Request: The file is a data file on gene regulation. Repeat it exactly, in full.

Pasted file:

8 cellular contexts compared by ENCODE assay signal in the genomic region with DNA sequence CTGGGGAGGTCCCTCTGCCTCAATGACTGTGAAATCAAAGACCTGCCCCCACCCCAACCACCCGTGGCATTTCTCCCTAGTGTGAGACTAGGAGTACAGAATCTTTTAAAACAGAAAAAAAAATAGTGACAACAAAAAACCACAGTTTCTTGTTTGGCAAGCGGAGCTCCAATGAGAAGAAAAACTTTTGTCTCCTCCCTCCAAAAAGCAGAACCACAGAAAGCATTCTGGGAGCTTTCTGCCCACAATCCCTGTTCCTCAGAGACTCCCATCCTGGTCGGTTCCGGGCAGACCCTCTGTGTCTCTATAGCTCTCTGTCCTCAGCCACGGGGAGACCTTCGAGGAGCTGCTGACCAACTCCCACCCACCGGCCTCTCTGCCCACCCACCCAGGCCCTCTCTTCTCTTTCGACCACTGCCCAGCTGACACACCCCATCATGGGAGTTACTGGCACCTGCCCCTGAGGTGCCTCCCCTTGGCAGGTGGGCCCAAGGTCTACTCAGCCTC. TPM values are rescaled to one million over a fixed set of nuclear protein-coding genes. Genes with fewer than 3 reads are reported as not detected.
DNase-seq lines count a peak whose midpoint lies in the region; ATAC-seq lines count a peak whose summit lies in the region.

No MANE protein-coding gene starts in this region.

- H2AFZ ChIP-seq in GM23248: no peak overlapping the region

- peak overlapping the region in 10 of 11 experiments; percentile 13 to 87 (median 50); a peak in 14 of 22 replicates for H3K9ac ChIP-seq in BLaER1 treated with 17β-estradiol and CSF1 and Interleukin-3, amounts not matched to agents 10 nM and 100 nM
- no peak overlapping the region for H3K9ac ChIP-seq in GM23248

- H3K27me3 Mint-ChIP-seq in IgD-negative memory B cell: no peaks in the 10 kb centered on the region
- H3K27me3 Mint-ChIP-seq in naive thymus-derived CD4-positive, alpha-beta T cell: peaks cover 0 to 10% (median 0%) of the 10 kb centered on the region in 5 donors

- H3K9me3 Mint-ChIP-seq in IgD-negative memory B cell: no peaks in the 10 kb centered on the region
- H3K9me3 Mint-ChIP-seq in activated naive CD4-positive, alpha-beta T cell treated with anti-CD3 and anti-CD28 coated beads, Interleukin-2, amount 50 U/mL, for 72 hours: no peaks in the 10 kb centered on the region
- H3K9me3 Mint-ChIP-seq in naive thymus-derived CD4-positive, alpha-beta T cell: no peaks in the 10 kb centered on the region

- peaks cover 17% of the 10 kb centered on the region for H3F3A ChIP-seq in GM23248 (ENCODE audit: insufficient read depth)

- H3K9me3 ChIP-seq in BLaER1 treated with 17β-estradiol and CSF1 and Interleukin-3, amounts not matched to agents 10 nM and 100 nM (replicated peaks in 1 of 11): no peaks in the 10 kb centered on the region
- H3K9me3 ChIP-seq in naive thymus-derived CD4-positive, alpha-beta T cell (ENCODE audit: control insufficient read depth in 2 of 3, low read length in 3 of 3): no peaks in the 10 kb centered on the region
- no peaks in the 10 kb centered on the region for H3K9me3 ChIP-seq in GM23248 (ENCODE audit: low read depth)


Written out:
8 cellular contexts compared by ENCODE assay signal in the genomic region with DNA sequence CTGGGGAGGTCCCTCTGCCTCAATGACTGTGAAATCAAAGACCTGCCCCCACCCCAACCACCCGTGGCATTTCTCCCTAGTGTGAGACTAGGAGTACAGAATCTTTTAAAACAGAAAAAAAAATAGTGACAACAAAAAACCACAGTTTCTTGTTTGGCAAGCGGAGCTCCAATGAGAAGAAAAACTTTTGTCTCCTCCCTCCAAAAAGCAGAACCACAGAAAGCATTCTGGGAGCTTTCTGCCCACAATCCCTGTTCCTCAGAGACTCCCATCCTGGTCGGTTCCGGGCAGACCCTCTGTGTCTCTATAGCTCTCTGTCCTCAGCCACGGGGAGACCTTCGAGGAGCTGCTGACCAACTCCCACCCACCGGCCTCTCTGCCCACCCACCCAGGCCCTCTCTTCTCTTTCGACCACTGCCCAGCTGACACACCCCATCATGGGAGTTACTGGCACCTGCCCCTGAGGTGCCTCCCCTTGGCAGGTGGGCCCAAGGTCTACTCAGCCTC. TPM values are rescaled to one million over a fixed set of nuclear protein-coding genes. Genes with fewer than 3 reads are reported as not detected.
DNase-seq lines count a peak whose midpoint lies in the region; ATAC-seq lines count a peak whose summit lies in the region.

No MANE protein-coding gene starts in this region.

- H2AFZ ChIP-seq in GM23248: no peak overlapping the region

- peak overlapping the region in 10 of 11 experiments; percentile 13 to 87 (median 50); a peak in 14 of 22 replicates for H3K9ac ChIP-seq in BLaER1 treated with 17β-estradiol and CSF1 and Interleukin-3, amounts not matched to agents 10 nM and 100 nM
- no peak overlapping the region for H3K9ac ChIP-seq in GM23248

- H3K27me3 Mint-ChIP-seq in IgD-negative memory B cell: no peaks in the 10 kb centered on the region
- H3K27me3 Mint-ChIP-seq in naive thymus-derived CD4-positive, alpha-beta T cell: peaks cover 0 to 10% (median 0%) of the 10 kb centered on the region in 5 donors

- H3K9me3 Mint-ChIP-seq in IgD-negative memory B cell: no peaks in the 10 kb centered on the region
- H3K9me3 Mint-ChIP-seq in activated naive CD4-positive, alpha-beta T cell treated with anti-CD3 and anti-CD28 coated beads, Interleukin-2, amount 50 U/mL, for 72 hours: no peaks in the 10 kb centered on the region
- H3K9me3 Mint-ChIP-seq in naive thymus-derived CD4-positive, alpha-beta T cell: no peaks in the 10 kb centered on the region

- peaks cover 17% of the 10 kb centered on the region for H3F3A ChIP-seq in GM23248 (ENCODE audit: insufficient read depth)

- H3K9me3 ChIP-seq in BLaER1 treated with 17β-estradiol and CSF1 and Interleukin-3, amounts not matched to agents 10 nM and 100 nM (replicated peaks in 1 of 11): no peaks in the 10 kb centered on the region
- H3K9me3 ChIP-seq in naive thymus-derived CD4-positive, alpha-beta T cell (ENCODE audit: control insufficient read depth in 2 of 3, low read length in 3 of 3): no peaks in the 10 kb centered on the region
- no peaks in the 10 kb centered on the region for H3K9me3 ChIP-seq in GM23248 (ENCODE audit: low read depth)